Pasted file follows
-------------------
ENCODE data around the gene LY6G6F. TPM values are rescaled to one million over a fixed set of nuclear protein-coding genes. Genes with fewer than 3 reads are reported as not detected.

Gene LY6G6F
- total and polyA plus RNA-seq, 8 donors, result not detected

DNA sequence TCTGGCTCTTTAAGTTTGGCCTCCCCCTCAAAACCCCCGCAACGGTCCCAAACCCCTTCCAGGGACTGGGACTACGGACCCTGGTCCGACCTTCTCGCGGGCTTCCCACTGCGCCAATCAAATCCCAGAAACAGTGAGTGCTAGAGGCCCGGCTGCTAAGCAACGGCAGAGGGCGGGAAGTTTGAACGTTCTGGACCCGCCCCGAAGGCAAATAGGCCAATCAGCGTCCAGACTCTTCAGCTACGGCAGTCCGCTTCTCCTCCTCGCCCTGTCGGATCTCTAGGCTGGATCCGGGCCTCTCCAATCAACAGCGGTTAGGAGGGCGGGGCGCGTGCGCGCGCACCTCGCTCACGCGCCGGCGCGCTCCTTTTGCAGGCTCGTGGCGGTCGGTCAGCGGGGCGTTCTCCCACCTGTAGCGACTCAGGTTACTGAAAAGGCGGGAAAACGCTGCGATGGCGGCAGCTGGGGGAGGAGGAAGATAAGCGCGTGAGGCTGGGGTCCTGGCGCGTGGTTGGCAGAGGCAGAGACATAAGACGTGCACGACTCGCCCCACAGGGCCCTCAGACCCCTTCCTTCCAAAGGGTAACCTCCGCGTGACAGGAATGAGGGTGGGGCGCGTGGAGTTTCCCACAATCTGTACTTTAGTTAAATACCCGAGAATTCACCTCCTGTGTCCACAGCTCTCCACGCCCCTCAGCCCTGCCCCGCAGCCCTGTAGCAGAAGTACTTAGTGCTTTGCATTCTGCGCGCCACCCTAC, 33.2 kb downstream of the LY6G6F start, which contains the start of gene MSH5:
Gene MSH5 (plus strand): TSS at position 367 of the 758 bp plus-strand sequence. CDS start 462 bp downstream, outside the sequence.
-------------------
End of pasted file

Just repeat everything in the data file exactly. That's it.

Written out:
ENCODE data around the gene LY6G6F. TPM values are rescaled to one million over a fixed set of nuclear protein-coding genes. Genes with fewer than 3 reads are reported as not detected.

Gene LY6G6F
- total and polyA plus RNA-seq, 8 donors, result not detected

DNA sequence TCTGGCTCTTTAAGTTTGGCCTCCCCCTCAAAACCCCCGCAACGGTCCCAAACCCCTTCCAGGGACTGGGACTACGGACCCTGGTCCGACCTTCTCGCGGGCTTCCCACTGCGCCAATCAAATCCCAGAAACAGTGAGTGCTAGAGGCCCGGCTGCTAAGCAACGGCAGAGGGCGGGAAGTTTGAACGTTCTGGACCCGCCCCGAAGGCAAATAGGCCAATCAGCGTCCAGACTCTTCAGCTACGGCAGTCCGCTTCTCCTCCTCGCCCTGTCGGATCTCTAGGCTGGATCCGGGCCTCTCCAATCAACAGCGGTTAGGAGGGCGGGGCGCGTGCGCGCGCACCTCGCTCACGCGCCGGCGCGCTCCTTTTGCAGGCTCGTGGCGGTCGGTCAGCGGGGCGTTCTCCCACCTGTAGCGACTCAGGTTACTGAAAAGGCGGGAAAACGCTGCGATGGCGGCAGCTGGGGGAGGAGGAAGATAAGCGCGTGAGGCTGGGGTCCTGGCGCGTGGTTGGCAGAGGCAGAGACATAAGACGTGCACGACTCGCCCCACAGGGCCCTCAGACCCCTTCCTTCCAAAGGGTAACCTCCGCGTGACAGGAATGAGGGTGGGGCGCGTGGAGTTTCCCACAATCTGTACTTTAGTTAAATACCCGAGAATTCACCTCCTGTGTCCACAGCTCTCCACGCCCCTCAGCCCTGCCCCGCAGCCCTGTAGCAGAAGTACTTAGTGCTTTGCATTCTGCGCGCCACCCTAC, 33.2 kb downstream of the LY6G6F start, which contains the start of gene MSH5:
Gene MSH5 (plus strand): TSS at position 367 of the 758 bp plus-strand sequence. CDS start 462 bp downstream, outside the sequence.